Why me? Why us?

Barbie and WeBIG are now looking to connect more with the mommyblogger community because we know you are motivated to empower girls with a strong sense of confidence and encourage them to dream big. Like you, we’re interested in the best ways to support today’s girls as they move through childhood to young adulthood. We want to hear your ideas, opinions, point of view — in short the unfiltered truth.

Hmmm…the unfiltered truth. Okay, well since you asked, here goes:


  1. Barbie is a sex-crazed ho. I should know because my sisters and I played with her–alot. She was the sexiest thing in our toybox. She was the only sexualized toy we had, and she and Ken engaged in some interesting NC-17 dramas. Apparently, researchers have also discovered that “BARBIE, that plastic icon of girlhood fantasy play, is routinely tortured by children.” Sex and violence. That sums up my childhood afternoons with Barbie. The doll helped me channel great gobs of id.
  1. Just because some marketing schmo told you that blogs are the “hot new thing” doesn’t mean that everyone has to have one–including Barbie! As far as I know, people do not hang out at blogs that are a feature of a corporate website hawking a product. Except maybe Mac-heads drooling over Mac products, but that’s the exception!
  1. What kind of parents do you think are going to want to hang out on Barbie’s website, talking about how to empower girls? Progressive moms, most of whom identify as snarky feminists? Uh, yeah…
  1. I don’t give a rat’s ass what Chuck Scothon, Barbie’s General Manager and Senior VP for girls’ brands, has to say about raising a daughter. (The website features his bland, avuncular blog that just screams I care!) His position at Mattel makes him uniquely unsuited to be someone I’d want to engage about healthy childrearing. On the other hand, I applaud him for making himself available to parents who may want to ask him some pointed questions. For instance, questions about Mattel’s outsourcing policies and recall problems (2007 was a bad year for Barbie–9 million Barbie toys recalled in August and 18 million others recalled in September due to high levels of lead paint.) Or questions about Barbie’s PVC head. I’m prejudiced against PVC, particularly in toys. The production and incineration of PVC creates the by-product dioxin, which is one of the nastiest, most persistent toxins around. It’s linked to immune system suppression, reproductive disorders, a variety of cancers, and endometriosis. If you want to talk about empowering girls, you’ve got to be willing to talk about environmental emissions that mess with their developing bodies.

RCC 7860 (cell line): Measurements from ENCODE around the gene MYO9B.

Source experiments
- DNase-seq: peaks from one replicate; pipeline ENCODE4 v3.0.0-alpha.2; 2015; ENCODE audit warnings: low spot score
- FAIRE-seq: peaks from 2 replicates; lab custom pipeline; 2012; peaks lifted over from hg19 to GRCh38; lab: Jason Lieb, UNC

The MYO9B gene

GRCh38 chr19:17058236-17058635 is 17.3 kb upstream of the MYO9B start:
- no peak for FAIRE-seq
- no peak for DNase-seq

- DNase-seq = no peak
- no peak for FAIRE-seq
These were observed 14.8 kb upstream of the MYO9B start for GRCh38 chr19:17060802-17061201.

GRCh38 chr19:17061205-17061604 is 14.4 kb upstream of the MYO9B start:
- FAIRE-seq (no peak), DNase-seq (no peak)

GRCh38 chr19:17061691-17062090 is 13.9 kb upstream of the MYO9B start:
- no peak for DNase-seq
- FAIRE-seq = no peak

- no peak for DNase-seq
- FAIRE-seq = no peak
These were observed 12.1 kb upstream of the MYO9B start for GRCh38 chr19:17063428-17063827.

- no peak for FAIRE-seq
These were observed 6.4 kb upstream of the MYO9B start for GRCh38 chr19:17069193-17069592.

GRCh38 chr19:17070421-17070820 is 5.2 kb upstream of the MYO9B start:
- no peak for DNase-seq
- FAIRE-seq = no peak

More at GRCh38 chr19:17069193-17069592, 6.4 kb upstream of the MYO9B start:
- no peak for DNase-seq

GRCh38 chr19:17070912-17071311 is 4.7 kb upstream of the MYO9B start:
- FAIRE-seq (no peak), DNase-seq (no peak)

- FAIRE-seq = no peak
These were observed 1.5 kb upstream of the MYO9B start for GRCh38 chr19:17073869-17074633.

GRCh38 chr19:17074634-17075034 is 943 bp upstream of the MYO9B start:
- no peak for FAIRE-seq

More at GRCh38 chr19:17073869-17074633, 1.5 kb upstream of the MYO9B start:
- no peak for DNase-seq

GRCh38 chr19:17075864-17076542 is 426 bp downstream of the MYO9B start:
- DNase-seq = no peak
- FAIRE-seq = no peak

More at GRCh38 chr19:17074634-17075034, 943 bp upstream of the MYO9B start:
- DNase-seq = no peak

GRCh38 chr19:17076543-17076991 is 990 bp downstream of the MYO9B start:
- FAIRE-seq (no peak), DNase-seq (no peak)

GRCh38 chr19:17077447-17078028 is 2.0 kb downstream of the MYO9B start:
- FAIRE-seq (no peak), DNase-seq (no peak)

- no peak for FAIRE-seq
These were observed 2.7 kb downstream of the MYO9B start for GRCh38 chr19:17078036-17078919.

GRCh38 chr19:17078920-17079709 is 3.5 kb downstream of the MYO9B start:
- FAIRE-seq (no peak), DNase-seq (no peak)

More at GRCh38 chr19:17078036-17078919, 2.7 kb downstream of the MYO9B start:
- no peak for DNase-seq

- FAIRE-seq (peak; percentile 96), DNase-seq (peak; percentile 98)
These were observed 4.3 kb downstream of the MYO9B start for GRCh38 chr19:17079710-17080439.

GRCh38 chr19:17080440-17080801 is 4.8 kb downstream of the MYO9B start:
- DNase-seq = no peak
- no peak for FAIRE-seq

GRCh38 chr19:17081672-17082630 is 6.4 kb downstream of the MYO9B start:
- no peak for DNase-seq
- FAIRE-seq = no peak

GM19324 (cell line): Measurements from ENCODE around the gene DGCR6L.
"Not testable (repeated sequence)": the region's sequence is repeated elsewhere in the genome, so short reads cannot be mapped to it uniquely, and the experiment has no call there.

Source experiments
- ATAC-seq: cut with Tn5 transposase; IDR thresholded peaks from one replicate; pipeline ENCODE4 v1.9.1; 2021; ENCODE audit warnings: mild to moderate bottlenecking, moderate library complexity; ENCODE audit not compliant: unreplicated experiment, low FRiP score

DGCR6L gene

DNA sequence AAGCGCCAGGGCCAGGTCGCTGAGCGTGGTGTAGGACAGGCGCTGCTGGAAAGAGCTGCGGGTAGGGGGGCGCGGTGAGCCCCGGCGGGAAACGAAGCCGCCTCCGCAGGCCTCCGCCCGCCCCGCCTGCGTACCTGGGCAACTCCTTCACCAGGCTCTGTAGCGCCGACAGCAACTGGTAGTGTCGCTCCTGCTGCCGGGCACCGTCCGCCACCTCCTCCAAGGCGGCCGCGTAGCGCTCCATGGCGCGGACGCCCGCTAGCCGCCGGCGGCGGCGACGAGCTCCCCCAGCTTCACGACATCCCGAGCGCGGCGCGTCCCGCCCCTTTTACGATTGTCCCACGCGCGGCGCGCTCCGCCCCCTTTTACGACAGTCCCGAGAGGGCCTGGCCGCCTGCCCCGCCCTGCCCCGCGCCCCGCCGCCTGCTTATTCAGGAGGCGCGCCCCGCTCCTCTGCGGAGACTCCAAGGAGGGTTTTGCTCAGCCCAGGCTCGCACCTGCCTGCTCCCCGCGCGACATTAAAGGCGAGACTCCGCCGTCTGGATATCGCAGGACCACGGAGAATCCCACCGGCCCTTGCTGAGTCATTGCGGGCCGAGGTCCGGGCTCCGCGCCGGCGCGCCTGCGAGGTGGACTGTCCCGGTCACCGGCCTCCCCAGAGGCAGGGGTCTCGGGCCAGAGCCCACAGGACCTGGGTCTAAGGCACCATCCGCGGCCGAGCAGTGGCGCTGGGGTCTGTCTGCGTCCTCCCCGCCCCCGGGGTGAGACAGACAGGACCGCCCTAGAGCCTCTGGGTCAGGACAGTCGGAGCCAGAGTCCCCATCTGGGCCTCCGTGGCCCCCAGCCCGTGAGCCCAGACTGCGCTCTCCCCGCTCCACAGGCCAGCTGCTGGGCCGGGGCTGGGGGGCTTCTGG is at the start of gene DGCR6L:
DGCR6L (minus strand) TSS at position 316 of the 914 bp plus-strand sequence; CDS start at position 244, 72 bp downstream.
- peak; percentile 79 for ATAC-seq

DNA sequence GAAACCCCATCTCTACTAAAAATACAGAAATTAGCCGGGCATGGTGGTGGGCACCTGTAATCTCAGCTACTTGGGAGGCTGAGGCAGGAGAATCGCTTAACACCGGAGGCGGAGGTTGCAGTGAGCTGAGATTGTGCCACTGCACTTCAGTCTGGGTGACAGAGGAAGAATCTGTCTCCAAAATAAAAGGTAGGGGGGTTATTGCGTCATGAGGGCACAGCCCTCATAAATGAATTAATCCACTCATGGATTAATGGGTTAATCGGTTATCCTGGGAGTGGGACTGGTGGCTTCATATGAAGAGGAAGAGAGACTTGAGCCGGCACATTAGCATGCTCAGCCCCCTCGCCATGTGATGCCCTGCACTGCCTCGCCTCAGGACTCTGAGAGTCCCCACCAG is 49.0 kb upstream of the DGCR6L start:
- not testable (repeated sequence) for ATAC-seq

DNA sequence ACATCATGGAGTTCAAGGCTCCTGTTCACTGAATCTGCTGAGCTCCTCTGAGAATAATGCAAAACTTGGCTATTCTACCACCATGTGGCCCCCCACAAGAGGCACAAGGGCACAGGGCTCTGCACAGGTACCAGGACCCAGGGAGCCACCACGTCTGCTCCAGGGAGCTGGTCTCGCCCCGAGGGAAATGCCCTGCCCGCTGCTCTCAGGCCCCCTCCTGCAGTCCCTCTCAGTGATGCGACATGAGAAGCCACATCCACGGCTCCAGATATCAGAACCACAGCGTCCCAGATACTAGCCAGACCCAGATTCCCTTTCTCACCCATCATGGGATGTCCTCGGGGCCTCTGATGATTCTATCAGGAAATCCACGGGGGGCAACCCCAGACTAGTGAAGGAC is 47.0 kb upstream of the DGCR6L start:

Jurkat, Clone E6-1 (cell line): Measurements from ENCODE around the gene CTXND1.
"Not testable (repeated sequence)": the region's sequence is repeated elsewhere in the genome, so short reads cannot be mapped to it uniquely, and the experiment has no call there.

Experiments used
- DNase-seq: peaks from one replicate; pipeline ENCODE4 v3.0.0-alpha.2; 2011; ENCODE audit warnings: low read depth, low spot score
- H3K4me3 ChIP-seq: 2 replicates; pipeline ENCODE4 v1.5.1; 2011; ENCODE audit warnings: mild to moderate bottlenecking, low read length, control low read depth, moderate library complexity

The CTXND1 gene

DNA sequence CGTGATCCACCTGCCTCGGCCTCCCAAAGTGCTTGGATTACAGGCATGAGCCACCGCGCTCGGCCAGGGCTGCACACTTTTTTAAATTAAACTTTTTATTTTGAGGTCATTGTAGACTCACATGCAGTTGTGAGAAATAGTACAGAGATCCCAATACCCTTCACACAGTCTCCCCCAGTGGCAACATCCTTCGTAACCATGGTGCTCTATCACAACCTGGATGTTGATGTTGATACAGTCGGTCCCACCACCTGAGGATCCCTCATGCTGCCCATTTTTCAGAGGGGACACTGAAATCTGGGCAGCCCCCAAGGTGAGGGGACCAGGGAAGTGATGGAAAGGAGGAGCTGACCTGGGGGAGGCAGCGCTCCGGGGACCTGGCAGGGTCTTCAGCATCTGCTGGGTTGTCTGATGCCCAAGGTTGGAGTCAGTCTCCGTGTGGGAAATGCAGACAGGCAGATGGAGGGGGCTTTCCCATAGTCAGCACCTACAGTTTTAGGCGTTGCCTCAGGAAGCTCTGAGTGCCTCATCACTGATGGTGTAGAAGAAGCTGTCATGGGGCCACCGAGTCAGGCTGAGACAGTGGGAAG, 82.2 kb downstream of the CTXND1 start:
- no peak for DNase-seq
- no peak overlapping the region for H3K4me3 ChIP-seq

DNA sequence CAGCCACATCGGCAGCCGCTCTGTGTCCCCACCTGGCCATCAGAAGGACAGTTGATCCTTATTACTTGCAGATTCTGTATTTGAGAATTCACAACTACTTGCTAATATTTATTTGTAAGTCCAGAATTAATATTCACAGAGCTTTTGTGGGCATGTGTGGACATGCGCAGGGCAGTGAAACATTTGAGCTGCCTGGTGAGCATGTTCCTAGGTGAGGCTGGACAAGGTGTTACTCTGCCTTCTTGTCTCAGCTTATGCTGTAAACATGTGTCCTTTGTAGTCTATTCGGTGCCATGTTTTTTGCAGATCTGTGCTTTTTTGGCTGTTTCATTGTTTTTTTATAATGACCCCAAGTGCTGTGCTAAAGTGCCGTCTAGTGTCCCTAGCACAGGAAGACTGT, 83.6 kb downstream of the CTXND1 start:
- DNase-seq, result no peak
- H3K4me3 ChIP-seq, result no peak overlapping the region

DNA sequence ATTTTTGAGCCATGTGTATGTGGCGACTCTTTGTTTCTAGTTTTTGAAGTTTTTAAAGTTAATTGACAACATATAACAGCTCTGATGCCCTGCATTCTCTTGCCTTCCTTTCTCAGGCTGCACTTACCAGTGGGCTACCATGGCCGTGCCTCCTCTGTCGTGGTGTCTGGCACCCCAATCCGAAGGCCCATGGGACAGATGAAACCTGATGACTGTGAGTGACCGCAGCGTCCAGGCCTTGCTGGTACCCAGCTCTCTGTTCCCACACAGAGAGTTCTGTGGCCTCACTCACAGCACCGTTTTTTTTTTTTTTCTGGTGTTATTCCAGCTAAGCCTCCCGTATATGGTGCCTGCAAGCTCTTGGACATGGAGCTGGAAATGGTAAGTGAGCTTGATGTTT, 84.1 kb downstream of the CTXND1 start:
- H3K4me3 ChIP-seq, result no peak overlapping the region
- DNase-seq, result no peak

The comment section in Chuck the Senior VP’s daddy blog contains this disclaimer: “We will only post comments that are relevant and appropriate to the We Believe in Girls community.” I am trying to figure out what community they’re talking about…

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Plugging a friend’s blog (Austin girl)

So, per rule 2 up there, I’m not supposed to do this. But I think I can manage to write enough to make it not so one-liner-like.

I have a single mom friend, Jill, in Austin TX, who has her own blog. And damn, she writes really well! I know she’s smart and all, but I didn’t know she had such a knack for analyzing things so well. She draws cool metaphors and paralells and all that.


I’ve invited her (more than once, I think) here to MT, but while she’s totally liberal – I suppose MT isn’t the forum for everyone. Some folks wanna do it on their own.

So here’s the link. http://www.thinkswansonthink.blogspo…

Calls herself Little Miss Patriot. I dig it! And she needs more visitors. And I think, deserves more.